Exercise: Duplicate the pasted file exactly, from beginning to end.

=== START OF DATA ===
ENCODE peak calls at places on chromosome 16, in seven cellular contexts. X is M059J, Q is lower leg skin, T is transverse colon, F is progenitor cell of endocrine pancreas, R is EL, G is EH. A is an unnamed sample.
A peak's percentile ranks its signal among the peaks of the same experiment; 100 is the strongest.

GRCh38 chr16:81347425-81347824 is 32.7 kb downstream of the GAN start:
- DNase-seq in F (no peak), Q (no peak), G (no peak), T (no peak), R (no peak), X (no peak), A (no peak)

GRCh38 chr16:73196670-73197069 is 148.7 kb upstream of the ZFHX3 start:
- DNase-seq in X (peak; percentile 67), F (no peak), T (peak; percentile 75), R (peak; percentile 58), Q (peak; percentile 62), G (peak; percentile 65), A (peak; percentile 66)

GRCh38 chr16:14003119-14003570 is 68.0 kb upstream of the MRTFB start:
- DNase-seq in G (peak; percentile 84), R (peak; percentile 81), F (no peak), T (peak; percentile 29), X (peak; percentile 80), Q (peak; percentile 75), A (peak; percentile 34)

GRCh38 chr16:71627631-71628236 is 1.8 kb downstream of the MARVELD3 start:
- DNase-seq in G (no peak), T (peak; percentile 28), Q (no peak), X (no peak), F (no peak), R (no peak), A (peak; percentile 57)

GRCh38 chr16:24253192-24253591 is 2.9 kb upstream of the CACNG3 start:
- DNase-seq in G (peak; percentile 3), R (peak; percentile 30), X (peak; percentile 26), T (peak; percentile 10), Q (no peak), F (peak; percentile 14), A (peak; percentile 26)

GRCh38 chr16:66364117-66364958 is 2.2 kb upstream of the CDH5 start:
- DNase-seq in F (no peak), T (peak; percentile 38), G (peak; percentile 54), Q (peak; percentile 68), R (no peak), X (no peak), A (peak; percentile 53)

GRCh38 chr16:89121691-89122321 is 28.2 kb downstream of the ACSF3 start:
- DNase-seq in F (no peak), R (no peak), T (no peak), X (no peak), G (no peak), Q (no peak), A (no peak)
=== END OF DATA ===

ENCODE peak calls at places on chromosome 16, in seven cellular contexts. X is M059J, Q is lower leg skin, T is transverse colon, F is progenitor cell of endocrine pancreas, R is EL, G is EH. A is an unnamed sample.
A peak's percentile ranks its signal among the peaks of the same experiment; 100 is the strongest.

GRCh38 chr16:81347425-81347824 is 32.7 kb downstream of the GAN start:
- DNase-seq in F (no peak), Q (no peak), G (no peak), T (no peak), R (no peak), X (no peak), A (no peak)

GRCh38 chr16:73196670-73197069 is 148.7 kb upstream of the ZFHX3 start:
- DNase-seq in X (peak; percentile 67), F (no peak), T (peak; percentile 75), R (peak; percentile 58), Q (peak; percentile 62), G (peak; percentile 65), A (peak; percentile 66)

GRCh38 chr16:14003119-14003570 is 68.0 kb upstream of the MRTFB start:
- DNase-seq in G (peak; percentile 84), R (peak; percentile 81), F (no peak), T (peak; percentile 29), X (peak; percentile 80), Q (peak; percentile 75), A (peak; percentile 34)

GRCh38 chr16:71627631-71628236 is 1.8 kb downstream of the MARVELD3 start:
- DNase-seq in G (no peak), T (peak; percentile 28), Q (no peak), X (no peak), F (no peak), R (no peak), A (peak; percentile 57)

GRCh38 chr16:24253192-24253591 is 2.9 kb upstream of the CACNG3 start:
- DNase-seq in G (peak; percentile 3), R (peak; percentile 30), X (peak; percentile 26), T (peak; percentile 10), Q (no peak), F (peak; percentile 14), A (peak; percentile 26)

GRCh38 chr16:66364117-66364958 is 2.2 kb upstream of the CDH5 start:
- DNase-seq in F (no peak), T (peak; percentile 38), G (peak; percentile 54), Q (peak; percentile 68), R (no peak), X (no peak), A (peak; percentile 53)

GRCh38 chr16:89121691-89122321 is 28.2 kb downstream of the ACSF3 start:
- DNase-seq in F (no peak), R (no peak), T (no peak), X (no peak), G (no peak), Q (no peak), A (no peak)